The SEO (search engine optimization) community has been abuzz this week over an article entitled “The Dirty Little Secrets of Search” that appeared in the New York Times about how J.C. Penney had been found to be purchasing links to their website for competitive search terms. J.C. Penney hired a search marketing firm that ran a link building campaign for them targeting keyword phrases such as “little black dress.” The large number of paid links to J.C. Penney’s website pages gave them artificial importance in the eyes of search engine spiders. They were at the top of the organic (non-paid) search results for many popular retail-related keyword phrases all through the crucial holiday shopping season.
J.C. Penney also spends a huge amount of money on paid search results. Did this help improve their organic results? It’s hard to tell. The way I see it, buying links is a widespread practice and J.C. Penney’s main problem was that they were caught doing it. But it shouldn’t be this way. Buying links isn’t ethical and promotes the growth of lousy sites that are nothing but unrelated links or possibly normal sites with links that don’t seem to belong and make you doubt the credibility of the site.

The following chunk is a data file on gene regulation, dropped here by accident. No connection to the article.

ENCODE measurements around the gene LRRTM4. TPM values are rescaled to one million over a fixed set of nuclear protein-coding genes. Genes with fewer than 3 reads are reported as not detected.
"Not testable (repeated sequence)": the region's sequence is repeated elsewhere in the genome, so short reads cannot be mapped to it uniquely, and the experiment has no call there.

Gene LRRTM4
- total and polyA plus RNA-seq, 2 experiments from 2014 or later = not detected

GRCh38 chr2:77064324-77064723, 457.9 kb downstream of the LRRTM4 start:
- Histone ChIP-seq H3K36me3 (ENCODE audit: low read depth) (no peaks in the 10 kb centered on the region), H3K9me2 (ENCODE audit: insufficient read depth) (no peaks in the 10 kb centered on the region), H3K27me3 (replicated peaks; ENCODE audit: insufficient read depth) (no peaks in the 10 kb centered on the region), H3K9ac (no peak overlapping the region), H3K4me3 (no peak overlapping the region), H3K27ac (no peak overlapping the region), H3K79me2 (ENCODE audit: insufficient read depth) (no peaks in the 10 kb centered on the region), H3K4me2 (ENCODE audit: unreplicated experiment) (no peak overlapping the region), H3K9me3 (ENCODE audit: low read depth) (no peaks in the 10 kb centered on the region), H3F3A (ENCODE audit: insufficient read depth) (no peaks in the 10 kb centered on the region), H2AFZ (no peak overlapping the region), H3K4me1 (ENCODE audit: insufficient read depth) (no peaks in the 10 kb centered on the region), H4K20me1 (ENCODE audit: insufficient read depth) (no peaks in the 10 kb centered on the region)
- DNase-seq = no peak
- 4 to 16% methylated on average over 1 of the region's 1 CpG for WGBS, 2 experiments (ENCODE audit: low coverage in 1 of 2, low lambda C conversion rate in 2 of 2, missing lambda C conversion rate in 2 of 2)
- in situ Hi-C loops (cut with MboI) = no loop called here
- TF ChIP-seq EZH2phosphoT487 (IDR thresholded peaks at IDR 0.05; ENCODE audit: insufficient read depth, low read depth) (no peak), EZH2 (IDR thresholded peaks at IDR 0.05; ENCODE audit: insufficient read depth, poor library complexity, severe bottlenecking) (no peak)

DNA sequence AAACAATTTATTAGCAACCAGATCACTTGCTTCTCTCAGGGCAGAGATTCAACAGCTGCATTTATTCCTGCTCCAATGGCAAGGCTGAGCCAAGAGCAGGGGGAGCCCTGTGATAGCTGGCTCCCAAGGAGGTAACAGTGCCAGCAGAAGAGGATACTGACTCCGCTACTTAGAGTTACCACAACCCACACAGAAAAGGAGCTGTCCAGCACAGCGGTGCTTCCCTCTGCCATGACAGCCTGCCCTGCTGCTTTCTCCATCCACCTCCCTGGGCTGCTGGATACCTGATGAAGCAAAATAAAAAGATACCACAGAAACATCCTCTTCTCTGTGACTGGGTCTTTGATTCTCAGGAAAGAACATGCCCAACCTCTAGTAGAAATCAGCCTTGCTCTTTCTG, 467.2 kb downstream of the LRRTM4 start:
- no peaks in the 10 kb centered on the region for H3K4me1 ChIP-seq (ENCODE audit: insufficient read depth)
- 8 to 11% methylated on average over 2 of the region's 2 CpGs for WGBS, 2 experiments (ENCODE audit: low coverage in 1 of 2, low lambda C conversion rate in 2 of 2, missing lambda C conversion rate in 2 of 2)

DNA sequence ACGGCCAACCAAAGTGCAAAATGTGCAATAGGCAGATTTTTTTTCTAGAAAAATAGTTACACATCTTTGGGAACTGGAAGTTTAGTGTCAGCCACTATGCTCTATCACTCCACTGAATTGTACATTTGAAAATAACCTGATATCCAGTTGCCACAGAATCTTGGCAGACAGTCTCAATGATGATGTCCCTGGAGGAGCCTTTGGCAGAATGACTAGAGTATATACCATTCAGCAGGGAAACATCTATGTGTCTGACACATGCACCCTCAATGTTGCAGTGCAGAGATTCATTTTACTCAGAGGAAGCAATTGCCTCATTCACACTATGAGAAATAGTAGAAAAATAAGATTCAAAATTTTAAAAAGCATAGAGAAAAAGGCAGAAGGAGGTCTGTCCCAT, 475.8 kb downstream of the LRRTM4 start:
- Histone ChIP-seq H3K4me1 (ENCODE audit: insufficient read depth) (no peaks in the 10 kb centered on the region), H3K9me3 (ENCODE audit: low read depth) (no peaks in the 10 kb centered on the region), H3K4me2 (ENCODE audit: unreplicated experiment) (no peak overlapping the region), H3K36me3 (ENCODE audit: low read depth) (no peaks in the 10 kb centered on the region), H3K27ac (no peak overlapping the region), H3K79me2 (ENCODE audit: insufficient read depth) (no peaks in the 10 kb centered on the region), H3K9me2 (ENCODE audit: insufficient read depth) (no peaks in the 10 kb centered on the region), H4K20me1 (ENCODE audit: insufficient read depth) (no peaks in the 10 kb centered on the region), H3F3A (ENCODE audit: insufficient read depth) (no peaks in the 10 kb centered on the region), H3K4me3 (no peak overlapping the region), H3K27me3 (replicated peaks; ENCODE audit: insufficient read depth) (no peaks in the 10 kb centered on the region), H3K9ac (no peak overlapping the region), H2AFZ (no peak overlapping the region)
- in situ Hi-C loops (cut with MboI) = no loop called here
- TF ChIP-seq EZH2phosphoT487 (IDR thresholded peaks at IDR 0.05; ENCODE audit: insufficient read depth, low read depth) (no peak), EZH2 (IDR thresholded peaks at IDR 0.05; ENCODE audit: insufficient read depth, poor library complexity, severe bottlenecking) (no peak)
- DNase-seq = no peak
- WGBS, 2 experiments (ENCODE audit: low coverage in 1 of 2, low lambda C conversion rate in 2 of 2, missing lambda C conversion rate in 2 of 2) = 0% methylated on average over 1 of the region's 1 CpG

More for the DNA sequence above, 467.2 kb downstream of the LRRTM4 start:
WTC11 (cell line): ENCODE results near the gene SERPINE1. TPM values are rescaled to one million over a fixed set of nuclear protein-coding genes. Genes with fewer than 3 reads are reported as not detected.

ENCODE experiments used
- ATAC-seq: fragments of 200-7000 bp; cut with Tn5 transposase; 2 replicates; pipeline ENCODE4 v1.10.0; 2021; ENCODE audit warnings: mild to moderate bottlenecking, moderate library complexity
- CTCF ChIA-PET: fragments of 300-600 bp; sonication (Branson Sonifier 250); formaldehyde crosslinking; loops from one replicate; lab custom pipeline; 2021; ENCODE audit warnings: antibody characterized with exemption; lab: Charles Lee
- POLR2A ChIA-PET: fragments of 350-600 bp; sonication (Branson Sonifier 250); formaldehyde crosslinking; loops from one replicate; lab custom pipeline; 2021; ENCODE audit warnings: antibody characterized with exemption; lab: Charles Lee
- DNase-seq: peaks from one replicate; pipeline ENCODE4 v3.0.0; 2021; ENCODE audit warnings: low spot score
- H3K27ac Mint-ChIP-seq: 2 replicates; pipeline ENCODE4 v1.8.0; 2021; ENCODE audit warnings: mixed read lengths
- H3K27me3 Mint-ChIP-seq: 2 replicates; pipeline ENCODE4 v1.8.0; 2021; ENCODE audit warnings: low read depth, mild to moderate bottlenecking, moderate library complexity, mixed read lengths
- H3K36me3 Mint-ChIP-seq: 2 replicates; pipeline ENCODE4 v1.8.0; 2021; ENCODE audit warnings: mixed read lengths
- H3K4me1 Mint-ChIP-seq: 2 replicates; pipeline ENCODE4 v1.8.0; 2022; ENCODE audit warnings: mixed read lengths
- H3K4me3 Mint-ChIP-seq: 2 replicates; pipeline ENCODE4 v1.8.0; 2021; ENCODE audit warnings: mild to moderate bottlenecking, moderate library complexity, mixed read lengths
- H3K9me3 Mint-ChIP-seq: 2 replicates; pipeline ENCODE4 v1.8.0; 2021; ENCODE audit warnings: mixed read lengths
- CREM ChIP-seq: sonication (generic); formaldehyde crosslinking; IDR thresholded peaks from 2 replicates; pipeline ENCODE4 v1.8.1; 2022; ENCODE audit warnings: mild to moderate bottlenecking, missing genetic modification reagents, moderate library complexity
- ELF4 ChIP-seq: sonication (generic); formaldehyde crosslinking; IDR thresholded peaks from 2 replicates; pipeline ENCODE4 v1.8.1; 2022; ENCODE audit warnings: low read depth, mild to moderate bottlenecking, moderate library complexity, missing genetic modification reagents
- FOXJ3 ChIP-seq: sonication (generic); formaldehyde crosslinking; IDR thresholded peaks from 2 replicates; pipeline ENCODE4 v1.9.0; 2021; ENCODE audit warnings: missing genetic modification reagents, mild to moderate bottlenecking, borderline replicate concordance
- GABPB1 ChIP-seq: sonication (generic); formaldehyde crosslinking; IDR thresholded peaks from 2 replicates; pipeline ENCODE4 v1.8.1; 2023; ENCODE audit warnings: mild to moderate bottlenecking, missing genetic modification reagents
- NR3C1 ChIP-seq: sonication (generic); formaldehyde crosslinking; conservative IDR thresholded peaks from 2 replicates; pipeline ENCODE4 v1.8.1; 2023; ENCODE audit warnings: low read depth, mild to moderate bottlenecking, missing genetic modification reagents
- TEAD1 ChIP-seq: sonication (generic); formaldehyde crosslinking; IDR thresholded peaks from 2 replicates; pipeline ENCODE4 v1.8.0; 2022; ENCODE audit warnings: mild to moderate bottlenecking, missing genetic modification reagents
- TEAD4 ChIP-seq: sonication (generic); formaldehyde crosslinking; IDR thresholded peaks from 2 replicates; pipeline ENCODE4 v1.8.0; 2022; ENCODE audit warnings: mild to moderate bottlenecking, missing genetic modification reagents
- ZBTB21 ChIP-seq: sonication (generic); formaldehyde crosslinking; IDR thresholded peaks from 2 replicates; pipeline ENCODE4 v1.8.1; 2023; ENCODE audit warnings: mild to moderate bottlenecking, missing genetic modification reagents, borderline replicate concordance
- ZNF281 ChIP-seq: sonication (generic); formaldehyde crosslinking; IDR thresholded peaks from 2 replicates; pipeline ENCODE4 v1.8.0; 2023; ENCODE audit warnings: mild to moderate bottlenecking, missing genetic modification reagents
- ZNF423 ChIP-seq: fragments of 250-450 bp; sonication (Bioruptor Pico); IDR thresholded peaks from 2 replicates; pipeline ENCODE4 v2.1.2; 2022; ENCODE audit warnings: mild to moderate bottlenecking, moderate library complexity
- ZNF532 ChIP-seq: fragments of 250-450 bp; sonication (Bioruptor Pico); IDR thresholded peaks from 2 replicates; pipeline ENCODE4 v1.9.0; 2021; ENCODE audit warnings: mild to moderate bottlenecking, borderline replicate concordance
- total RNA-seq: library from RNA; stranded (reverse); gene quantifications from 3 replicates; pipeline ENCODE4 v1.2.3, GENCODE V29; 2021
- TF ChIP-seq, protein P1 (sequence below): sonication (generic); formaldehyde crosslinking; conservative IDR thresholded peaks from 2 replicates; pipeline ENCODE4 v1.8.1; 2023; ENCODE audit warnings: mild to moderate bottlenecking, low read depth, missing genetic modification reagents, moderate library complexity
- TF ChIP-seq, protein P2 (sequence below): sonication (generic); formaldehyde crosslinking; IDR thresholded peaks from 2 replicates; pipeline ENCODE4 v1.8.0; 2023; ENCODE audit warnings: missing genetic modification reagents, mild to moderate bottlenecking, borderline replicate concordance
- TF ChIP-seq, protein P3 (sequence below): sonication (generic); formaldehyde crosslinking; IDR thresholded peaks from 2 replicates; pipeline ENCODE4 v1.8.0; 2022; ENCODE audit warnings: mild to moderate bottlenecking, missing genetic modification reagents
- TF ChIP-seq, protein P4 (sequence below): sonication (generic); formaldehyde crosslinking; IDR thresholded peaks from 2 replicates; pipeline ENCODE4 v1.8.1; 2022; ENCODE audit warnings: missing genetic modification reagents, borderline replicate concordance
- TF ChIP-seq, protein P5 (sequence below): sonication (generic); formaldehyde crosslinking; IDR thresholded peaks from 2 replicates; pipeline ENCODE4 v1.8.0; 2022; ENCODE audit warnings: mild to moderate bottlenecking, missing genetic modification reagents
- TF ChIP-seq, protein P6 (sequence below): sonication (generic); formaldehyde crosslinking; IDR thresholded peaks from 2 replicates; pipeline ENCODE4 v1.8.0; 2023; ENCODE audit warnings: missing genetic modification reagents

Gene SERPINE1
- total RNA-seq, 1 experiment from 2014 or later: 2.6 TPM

Google is clear on what they think about paid links. Here’s what they have to say: “[Some] webmasters engage in the practice of buying and selling links that pass PageRank, disregarding the quality of the links, the sources, and the long-term impact it will have on their sites. Buying or selling links that pass PageRank is in violation of Google’s Webmaster Guidelines and can negatively impact a site’s ranking in search results.” And they mean it – the NY Times article outlines the impact of Google’s wrath against unethical SEO.
Link building is the most painful part of search engine optimization. The best way to build links is to provide great content that people will link to spontaneously. This can be a very slow process and some sites lend themselves better to this than others. However, we improve link building by making sure that your site is widely published in directories, some free and a few paid. We can also use other honest ways to build links, like requesting them from reputable sites or leaving links in blog comments. We also try to offer valuable content online in the form of press releases or articles for others to use with relevant links back to your site. Link building is an ongoing process that takes work and doesn’t usually offer instant results, but the way we do it lets us sleep at night.